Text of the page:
This post is a looong overdue follow-up of a sort to my previous post on the config API: The config API went through a major refactoring for the Ballerina 0.970.0 release. With the new type system which was introduced for the 0.970.0 version, retrieving configurations using the then API became cumbersome. There were instances where 5–10 line functions had to be written to read a single config value in the required data type (e.g., retrieving a port number as an integer). To address this, a new comprehensive API was introduced. …

Ballerina 0.970.0 introduced HTTP caching support. It does so by adding a caching layer on top of the plain HTTP client in Ballerina. The caching layer, complies with the RFC 7234 specification (it is not a complete implementation of the spec though). In addition to this, APIs are also provided for handling caching at the server side. In this post, we’ll take a look at the client side of caching using Ballerina 0.975.0.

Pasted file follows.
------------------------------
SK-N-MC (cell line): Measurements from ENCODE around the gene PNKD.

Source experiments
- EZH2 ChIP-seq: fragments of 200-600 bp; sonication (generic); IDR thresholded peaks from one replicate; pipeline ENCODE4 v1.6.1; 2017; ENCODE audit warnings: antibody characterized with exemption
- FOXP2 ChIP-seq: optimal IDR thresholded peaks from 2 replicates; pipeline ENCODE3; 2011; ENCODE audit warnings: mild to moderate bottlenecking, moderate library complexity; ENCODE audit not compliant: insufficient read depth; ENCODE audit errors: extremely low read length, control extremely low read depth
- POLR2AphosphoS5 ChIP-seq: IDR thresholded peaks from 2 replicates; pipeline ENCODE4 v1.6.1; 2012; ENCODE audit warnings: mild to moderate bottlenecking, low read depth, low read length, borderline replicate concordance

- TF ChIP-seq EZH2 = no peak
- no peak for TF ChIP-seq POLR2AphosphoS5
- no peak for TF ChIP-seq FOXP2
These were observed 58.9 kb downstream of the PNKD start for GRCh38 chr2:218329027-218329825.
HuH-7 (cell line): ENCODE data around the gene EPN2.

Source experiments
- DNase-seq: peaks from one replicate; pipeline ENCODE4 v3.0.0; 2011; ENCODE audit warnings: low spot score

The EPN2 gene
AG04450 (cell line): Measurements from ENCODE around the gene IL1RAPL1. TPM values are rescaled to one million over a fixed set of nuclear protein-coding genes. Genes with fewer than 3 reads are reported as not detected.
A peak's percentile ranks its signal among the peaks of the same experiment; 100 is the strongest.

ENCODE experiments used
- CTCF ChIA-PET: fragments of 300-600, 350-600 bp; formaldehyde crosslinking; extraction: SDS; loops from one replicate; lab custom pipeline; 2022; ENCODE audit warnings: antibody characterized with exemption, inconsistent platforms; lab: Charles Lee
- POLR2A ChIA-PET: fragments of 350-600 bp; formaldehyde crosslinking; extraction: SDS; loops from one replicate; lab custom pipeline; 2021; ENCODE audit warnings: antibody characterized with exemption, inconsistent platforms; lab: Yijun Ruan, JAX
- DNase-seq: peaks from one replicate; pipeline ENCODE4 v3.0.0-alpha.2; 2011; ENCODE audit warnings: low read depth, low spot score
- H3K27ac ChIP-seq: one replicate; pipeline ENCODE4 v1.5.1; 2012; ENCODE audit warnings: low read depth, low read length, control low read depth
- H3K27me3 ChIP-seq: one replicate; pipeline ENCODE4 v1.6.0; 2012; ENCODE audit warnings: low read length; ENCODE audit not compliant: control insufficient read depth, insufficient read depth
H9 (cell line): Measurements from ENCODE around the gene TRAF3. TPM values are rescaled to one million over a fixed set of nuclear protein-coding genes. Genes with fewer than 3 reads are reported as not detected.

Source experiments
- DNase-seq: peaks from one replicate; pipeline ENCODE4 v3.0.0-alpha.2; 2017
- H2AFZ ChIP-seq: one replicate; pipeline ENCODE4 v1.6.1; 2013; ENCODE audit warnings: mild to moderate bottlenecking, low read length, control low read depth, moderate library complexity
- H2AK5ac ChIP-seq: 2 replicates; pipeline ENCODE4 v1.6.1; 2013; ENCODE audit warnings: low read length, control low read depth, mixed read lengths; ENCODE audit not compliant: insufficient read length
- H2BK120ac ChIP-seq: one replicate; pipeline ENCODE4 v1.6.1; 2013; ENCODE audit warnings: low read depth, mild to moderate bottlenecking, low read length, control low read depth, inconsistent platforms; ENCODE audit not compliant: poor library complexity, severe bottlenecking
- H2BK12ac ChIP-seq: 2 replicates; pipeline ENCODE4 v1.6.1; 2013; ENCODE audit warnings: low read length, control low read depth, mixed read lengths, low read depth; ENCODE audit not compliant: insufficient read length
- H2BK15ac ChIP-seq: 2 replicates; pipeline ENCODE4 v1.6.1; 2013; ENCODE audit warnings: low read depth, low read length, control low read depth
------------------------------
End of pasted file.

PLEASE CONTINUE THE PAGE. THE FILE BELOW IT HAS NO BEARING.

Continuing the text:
• Some familiarity with Ballerina language (syntax, services, endpoints). The Ballerina by Example page would be a good place to start.
  • HTTP caching (basic understanding of how it…

Edit: This post is now heavily out-of-date with the newer versions of Ballerina. Please refer to the following post for up-to-date info:

Ballerina has been around for a few months now. It has come a long way since its launch back in February, constantly tweaking, improving and adding things based on user feedback.

Ballerina strives to be configuration-free as much as possible in order to make it hassle free for the user. But inevitably, there will be instances where you need to be able to feed in configurations dynamically, rather than hard coding it. To address this we added…

Pubudu Fernando

Software Engineer

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